Six companies from Singapore and China formally founded Asia-Pacific Mobile Telecommunications Satellite (APMT) in the waning days of 1995 and then chose Hughes, again, to build a satellite to cover the same vast region as ACeS' Garuda will. APMT also plans a 1998 launch and operational date.
These three, if they make it into orbit on time -- no small feat for satellite ventures using highly advanced technology and finicky rockets -- will likely face competition of another sort as well. Between 1997 and 2000, as many as four satellite systems offering similar handheld services will be launched into low earth orbits covering the entire planet. These four are Iridium, Globalstar, Odyssey, and ICO Global Communications. All four plan to launch what are being called constellations of satellites into orbits closer to earth than the geostationary orbit used by ACeS, APMT, ACS or INMARSAT. That means they have to launch more satellites to provide global coverage, but also that users will not have to put up with annoying delay caused by the distance a signal must travel from earth to geostationary orbit.
Iridium, Globalstar and ICO all have put together international partnerships and distribution channels spanning most or all of Asia. Odyssey has yet to announce its full line-up of investors and the start of its satellite manufacturing contract.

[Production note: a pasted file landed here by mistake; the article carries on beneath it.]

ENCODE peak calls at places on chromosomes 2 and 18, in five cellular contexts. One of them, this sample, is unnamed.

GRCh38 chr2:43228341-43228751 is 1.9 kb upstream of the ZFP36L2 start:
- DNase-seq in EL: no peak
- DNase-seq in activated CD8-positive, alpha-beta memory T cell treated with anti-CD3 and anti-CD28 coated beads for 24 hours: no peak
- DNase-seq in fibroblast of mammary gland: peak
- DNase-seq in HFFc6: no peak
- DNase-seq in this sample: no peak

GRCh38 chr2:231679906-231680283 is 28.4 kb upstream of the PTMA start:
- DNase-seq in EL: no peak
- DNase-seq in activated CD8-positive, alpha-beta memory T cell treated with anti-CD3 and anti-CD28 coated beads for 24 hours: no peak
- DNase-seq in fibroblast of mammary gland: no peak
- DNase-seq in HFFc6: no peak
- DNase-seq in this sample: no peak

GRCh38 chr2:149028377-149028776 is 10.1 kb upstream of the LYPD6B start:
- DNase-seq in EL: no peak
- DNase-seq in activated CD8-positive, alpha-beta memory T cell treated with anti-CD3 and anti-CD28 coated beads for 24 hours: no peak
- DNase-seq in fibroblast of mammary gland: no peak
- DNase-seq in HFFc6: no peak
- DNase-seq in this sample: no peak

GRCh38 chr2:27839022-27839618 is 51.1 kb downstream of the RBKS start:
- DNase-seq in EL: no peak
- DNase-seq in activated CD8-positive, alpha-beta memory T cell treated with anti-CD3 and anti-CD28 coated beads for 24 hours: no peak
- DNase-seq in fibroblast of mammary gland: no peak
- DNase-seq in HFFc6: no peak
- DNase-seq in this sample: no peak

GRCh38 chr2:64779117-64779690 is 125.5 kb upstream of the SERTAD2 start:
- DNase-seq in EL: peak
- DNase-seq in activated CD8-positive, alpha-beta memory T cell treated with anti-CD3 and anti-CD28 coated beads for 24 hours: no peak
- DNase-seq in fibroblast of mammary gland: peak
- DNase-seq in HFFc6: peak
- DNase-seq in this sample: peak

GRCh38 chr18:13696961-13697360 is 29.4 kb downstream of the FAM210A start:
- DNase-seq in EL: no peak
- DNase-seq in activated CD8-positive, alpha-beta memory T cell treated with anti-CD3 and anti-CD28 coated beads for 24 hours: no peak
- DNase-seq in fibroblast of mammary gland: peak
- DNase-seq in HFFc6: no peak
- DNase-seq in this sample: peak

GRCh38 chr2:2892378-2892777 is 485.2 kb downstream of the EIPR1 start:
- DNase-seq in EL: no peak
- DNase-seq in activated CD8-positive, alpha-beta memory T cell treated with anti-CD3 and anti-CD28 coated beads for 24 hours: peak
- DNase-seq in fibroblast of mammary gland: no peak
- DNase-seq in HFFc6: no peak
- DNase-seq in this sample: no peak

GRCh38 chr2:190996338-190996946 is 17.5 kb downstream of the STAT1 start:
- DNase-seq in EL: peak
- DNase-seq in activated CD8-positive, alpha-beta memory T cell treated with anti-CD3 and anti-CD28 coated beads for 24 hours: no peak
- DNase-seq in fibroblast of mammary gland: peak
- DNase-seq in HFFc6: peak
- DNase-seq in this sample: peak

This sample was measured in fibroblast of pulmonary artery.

Thus, within a few years, the fierce competition for satellite customers will extend to mobile satellite services. Asian users will surely benefit from competitive prices and innovative service packages.
The economic boom in Asia is fueling the boom in satellite services. The barriers so far are the availability of orbital locations and frequencies associated with them. The "wars" over orbital locations seen a few years ago seem to be settling down, though coordinating the operations of so many new satellites is keeping a handful of satellite radio frequency engineers so busy they can be regularly seen in airport waiting areas throughout the region. They are easy to spot. They have worried, but somehow happy looks on their faces. There is nothing a good engineer likes more than a challenging problem. The success of the satellite operators in Asia will partly depend on these engineers' imagination and the operators' own willingness to be flexible so that as many as possible have an opportunity to take part in the boom.